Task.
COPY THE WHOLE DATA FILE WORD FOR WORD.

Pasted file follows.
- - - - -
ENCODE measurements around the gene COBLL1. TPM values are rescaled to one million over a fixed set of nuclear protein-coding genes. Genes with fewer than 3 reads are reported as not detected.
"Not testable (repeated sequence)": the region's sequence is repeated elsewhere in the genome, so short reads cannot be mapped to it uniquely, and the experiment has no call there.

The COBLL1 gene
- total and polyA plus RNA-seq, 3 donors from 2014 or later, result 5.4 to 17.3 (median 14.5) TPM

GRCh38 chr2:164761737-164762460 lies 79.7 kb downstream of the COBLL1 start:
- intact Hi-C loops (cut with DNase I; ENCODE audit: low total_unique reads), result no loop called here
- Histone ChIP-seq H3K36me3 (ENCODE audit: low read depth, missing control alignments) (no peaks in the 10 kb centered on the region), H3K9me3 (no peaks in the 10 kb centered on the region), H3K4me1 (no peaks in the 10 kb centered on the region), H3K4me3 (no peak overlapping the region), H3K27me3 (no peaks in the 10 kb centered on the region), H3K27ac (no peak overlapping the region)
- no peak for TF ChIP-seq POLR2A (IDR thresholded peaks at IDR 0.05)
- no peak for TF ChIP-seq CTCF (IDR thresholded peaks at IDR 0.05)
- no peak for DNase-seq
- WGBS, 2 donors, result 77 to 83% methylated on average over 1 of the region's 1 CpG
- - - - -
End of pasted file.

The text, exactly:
ENCODE measurements around the gene COBLL1. TPM values are rescaled to one million over a fixed set of nuclear protein-coding genes. Genes with fewer than 3 reads are reported as not detected.
"Not testable (repeated sequence)": the region's sequence is repeated elsewhere in the genome, so short reads cannot be mapped to it uniquely, and the experiment has no call there.

The COBLL1 gene
- total and polyA plus RNA-seq, 3 donors from 2014 or later, result 5.4 to 17.3 (median 14.5) TPM

GRCh38 chr2:164761737-164762460 lies 79.7 kb downstream of the COBLL1 start:
- intact Hi-C loops (cut with DNase I; ENCODE audit: low total_unique reads), result no loop called here
- Histone ChIP-seq H3K36me3 (ENCODE audit: low read depth, missing control alignments) (no peaks in the 10 kb centered on the region), H3K9me3 (no peaks in the 10 kb centered on the region), H3K4me1 (no peaks in the 10 kb centered on the region), H3K4me3 (no peak overlapping the region), H3K27me3 (no peaks in the 10 kb centered on the region), H3K27ac (no peak overlapping the region)
- no peak for TF ChIP-seq POLR2A (IDR thresholded peaks at IDR 0.05)
- no peak for TF ChIP-seq CTCF (IDR thresholded peaks at IDR 0.05)
- no peak for DNase-seq
- WGBS, 2 donors, result 77 to 83% methylated on average over 1 of the region's 1 CpG